With the savings of the nation languishing around 1%, it’s no surprise that UK consumers are turning to increasingly creative ways to make their money work that little bit harder.
Even with the arrival of a plethora of savings-focused banks such as RCI Bank, the savings horizon remains bleak for those yearning for the good old days of a 5% savings rate with FSCS protection.
This backdrop has helped to fuel the rise of more consumer-friendly and increasingly mainstream financial investment opportunities. This includes everything from investing in property, via firms like LendInvest, and Kuflink, investing in corporate bonds via firms like WiseAlpha, or even investing in personal loans via peer lending firms like Zopa and RateSetter.
While making a few strategic and well thought out investments will appeal to many readers, a number of more creative, and riskier opportunities also exist.
Speaking of high-risk opportunities, it’s rather impossible to have missed the escalating hype around cryptocurrencies like Bitcoin and Ether. But since the 1990s there’s been a quieter, but equally dedicated community investing in website names. Although highly speculative, the low entry costs and limited technical knowledge required has made investing in website names quite appealing. Strike it lucky and you could be looking at a gargantuan return.
How does it work?
All website names (also referred to as ‘domain names’) effectively originate through a body known as the Internet Corporation for Assigned Names and Numbers (ICANN), and are managed through registrars like GoDaddy and 123 Reg. These registrars issue buyers like you and me with the exclusive right to use the domain name, after which period a buyer has the right to renew their domain name.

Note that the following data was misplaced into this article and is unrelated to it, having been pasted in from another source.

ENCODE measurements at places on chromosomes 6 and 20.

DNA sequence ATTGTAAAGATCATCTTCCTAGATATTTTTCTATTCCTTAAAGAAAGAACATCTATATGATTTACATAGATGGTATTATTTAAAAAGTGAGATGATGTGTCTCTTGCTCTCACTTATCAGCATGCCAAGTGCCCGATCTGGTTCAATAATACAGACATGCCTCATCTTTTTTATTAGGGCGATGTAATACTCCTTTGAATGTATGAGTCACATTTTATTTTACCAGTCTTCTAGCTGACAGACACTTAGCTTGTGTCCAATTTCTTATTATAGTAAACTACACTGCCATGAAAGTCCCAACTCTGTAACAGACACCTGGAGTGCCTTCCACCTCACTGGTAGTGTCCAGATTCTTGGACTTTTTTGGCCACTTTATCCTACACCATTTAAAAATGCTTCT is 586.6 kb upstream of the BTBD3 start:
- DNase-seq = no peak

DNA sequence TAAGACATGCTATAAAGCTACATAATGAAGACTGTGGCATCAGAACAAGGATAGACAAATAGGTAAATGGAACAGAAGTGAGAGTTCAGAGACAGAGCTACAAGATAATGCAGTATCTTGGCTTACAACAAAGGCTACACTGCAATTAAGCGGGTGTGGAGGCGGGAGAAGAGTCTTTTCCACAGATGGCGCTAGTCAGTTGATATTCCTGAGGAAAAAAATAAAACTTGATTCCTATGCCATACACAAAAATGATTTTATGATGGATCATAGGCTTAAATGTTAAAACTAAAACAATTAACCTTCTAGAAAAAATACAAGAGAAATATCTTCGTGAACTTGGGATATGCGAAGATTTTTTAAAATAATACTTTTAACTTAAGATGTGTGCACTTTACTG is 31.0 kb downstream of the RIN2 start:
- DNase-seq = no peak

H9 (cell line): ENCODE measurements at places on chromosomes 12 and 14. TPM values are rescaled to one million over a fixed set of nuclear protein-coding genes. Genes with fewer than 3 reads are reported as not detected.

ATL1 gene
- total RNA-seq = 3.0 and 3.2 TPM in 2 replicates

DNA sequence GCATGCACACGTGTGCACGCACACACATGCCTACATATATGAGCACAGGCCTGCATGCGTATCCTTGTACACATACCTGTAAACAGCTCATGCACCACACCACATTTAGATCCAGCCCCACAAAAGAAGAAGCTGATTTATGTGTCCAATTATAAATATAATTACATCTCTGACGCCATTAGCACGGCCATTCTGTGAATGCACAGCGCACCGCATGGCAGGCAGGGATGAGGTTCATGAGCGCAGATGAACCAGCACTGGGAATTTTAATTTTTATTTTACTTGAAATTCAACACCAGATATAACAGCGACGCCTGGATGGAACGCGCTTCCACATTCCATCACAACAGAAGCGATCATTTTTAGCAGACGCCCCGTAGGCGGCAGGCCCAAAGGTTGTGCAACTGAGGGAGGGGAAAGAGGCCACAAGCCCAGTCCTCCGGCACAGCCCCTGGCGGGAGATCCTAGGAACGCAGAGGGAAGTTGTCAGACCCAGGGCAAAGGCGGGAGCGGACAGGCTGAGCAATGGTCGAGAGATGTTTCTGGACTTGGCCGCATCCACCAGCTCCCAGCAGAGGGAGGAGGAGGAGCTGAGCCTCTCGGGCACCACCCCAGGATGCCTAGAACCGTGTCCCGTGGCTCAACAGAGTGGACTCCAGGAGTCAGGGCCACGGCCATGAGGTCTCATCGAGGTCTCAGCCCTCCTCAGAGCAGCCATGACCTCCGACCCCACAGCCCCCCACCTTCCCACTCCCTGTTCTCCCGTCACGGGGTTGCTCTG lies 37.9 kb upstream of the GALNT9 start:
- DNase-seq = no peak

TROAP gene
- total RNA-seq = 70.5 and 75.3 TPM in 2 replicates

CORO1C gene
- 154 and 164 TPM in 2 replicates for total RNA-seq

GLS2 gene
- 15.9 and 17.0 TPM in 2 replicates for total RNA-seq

For example, as at 9am on the 4th November, it’s possible to pick-up the domain name ‘ilovedarlington.com’ for an £11.99 annual charge via one of the above registrars. I currently own around 100 domains, some of which have been developed into functional websites, such as www.consumercreditawards.co.uk.
Domain name investors don’t usually turn their names into useful websites, but effectively park them. For example, Lloyds Bank owns ‘insurance.co.uk’ but effectively uses it as a landing page to direct visitors to the insurance sections of the Lloyds Bank and Halifax websites. Once you own a domain name, you’re able to place it on a secondary market in the hope that another buyer will emerge ready to give you a return on your initial outlay.
A few tips
Despite the emergence of newer top-level domains like ‘.co’ and ‘.io’, great domain names are scarce, and ‘.com’ domains remain the most valuable due to their global desirability. For example, a Glaswegian investor sold the seemingly undesirable ‘mob.com’ to a Chinese mobile operator for $220,000 in 2014.
Other things to look out for include popular terms or phrases, particularly if they could help to sell a product or service. Short domain names, for example two and three character domains are also highly valued given their scarcity. And being quick off the mark when a new industry or product type is emerging could help you pick-up some domain names that could soon become very sought after.
Issues and challenges
Although the tips listed above provide a few general guidelines, it’s ultimately potluck as to whether anyone will offer to buy your domain name, let alone whether they’ll value it high enough to deliver a windfall. In classic investment terms, the domain names market is highly illiquid.
So while investing in domain names is not for the faint hearted, and you really shouldn’t invest more than you can afford to lose, the low entry costs combined with the possibility of a significant return may make a few long shot domain name purchases a fun and creative way to add a bit of colour to your investment plans. Oh, and in case you were wondering what the largest sum spent purchasing a single domain name was, that accolade belongs to ‘insurance.com’ which was snapped up for $35.6 million in 2010.
Mike Fotis is the founder of Smart Money People and a former financial services management consultant.
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